China’s economy is the fastest growing on the planet and the country has recently topped the list for the world’s largest market. Many other nations, including the United States, are keeping a close eye on how China handles such rapid economic growth, both from a political and socioeconomc perspective, and although China’s economy has recently been slowing down, there’s no doubt this supergiant will continue growing in the long term. How environmentally sustainable is this expansion, however, is another story.
As with any economic boom, there comes the all-too-common disregard for the natural environment. Citizens are more often concerned with individuality and gaining money in high growth periods than in protecting rivers, air and natural landscapes from encroaching development and pollution. China is also particularly large, both in sheer landmass and population, making environmental regulation a challenge given the disconnect between local and central governments. Poor oversight and inadequate safeguards are also all too common, even if environmental concerns are pressing.
In many respects, China has had the unique opportunity to entirely avoid the industrial revolution pitfalls that followed other developing nations and instead opt for a progressive, clean energy economy. However, fossil fuels remain cheap and abundant and unfortunately still dominate the traditional power landscape. China, in fact, has just recently surpassed the United States as the biggest emitter of CO2.
Consider cars as well. Today, only approximately 3% of the total Chinese population owns a car (compare this to 80% in the U.S.), yet when you multiply that out by the population in China, which is currently about 1.35 billion, that comes out to a little over 40,000,000 cars! For comparison sake, the current U.S. population is roughly 311 million. If the Chinese continue to follow America’s lead, there’s simply no way the planet will be able to sustain this level of resource extraction and pollution. The planet is already showing serious signs of climate change in an era when we should be discouraging individual car ownership by increasing car sharing models and quality public transportation.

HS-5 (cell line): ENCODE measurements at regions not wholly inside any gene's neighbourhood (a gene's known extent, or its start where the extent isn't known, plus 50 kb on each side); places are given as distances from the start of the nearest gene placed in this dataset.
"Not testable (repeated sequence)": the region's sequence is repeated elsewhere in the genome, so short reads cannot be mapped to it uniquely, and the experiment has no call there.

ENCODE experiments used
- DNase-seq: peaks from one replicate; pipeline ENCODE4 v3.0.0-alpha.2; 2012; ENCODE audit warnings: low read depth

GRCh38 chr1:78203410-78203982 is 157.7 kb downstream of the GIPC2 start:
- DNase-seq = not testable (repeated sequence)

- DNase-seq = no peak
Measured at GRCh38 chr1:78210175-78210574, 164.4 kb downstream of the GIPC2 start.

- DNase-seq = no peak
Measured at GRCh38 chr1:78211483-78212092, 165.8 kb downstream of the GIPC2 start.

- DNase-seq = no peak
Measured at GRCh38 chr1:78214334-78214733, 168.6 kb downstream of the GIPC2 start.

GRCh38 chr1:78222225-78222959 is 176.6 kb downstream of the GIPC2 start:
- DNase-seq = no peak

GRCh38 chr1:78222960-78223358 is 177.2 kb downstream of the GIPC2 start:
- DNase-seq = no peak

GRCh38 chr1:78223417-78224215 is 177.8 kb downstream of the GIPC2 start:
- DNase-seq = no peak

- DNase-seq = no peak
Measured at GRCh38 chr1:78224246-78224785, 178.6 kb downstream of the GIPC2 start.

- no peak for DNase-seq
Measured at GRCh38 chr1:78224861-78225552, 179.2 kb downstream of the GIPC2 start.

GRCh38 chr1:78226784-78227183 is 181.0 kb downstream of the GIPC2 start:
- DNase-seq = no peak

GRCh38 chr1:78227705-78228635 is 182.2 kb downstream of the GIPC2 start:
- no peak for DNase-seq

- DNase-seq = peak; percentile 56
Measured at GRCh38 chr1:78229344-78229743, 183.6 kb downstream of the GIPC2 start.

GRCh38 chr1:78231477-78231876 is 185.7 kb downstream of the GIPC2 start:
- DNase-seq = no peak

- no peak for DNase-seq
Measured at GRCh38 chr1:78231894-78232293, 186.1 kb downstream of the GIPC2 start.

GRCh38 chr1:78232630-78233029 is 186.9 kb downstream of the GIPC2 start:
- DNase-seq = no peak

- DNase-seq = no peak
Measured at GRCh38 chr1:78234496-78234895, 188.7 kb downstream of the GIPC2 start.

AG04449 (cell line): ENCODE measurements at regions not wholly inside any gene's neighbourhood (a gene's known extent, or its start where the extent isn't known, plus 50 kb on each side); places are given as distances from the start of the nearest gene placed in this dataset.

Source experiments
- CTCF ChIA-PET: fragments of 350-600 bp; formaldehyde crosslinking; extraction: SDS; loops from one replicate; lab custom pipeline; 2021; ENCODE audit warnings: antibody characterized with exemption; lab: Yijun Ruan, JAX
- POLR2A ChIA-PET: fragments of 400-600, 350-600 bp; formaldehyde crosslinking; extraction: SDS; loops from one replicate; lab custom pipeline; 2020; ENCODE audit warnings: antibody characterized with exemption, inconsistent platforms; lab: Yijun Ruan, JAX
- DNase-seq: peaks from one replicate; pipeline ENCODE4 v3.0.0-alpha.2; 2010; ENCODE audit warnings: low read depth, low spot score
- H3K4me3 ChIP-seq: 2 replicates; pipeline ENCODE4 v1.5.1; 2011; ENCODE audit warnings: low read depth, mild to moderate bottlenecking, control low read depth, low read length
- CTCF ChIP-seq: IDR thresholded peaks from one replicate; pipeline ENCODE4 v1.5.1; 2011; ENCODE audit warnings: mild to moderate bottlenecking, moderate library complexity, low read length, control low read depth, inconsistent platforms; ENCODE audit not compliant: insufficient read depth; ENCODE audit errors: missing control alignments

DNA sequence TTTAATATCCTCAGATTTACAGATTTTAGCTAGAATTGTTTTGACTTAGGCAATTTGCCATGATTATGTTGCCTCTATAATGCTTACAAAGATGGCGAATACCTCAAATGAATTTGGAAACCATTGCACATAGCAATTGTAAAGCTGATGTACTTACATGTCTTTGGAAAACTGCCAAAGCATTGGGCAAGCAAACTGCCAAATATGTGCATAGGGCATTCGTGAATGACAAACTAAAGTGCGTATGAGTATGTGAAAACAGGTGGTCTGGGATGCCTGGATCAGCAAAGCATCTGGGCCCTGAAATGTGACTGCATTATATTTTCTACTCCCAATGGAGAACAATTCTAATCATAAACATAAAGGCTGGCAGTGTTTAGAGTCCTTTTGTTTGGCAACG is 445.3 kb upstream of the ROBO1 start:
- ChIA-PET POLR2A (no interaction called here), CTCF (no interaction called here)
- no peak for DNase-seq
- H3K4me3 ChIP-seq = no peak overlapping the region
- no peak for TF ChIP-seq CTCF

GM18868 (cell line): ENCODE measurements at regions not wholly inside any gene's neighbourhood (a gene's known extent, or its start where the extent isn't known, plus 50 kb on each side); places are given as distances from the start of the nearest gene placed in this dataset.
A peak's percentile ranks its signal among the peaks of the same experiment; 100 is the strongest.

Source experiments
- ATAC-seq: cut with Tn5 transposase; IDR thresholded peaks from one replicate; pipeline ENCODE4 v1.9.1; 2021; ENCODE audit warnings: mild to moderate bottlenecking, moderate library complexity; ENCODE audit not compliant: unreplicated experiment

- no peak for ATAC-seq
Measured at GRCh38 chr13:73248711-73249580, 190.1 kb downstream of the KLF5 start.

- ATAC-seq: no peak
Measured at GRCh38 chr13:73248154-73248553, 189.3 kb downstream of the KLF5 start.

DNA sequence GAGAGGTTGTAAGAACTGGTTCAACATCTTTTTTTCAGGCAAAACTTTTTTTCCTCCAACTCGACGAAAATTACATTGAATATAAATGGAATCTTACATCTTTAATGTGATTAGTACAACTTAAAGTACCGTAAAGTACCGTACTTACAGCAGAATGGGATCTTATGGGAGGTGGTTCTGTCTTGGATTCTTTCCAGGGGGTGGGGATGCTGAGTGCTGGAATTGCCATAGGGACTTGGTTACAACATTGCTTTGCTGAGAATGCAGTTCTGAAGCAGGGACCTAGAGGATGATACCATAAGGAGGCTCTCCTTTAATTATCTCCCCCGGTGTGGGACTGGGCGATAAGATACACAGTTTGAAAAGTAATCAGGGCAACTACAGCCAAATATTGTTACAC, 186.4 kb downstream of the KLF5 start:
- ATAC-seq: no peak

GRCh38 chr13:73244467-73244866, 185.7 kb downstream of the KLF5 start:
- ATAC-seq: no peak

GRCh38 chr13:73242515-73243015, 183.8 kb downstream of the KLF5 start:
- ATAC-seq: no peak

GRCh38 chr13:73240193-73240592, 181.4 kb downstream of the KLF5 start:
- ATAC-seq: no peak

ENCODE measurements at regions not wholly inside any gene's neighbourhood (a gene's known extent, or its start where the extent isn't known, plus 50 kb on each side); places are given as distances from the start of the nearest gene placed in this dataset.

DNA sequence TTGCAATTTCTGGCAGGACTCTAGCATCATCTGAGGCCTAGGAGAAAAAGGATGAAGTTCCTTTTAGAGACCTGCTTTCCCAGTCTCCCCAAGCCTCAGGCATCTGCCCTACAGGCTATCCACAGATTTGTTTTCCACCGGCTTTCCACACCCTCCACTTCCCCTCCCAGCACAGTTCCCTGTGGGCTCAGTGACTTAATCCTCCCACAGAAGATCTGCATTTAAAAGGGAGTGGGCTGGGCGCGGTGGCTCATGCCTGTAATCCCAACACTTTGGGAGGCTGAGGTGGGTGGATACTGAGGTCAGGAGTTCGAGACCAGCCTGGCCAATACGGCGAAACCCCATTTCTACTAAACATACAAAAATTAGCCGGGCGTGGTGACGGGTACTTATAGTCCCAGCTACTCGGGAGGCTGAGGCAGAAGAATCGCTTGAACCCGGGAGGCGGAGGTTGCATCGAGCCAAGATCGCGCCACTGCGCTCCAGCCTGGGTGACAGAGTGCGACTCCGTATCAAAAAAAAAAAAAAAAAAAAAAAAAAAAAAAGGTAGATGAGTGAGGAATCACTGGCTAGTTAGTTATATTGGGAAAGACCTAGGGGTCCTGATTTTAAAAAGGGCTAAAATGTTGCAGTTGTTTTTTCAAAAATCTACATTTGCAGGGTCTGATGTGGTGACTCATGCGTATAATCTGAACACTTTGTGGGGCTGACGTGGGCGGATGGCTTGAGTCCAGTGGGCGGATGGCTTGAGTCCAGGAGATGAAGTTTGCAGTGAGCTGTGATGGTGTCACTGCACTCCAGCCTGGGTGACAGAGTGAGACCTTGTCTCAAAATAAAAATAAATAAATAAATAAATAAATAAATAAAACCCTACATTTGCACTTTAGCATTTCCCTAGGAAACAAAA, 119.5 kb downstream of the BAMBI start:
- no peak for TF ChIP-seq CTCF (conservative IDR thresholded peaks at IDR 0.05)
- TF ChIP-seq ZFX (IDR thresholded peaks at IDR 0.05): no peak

In response to rapid national expansion and environmental damage, many Chinese are ramping up efforts to combat pollution and loss of biodiversity through NGOs and local activism, although the Chinese government keeps a close watch on any activity that threatens national authority. Luckily, today, Chinese environmentalists don’t draw quite as much attention as other activists and Chinese NGOs like Green Camel Bell and Green Watershed continue to operate despite general political oversight. Subsequently, through increased awareness, social media and organized activism, the Chinese environmental movement is rapidly gaining momentum.
Much like the U.S, which saw its own environmental movement spring up in the 1970s in response to mounting pollution from industrial waste, China will also likely see its NGOs and citizen activist groups create an important niche for themselves in the fabric of a changing economy and society. Their presence will be increasingly critical as China continues to grow and dominate the global market, thereby creating more pollution in a world already facing the boundaries of extreme climate collapse.
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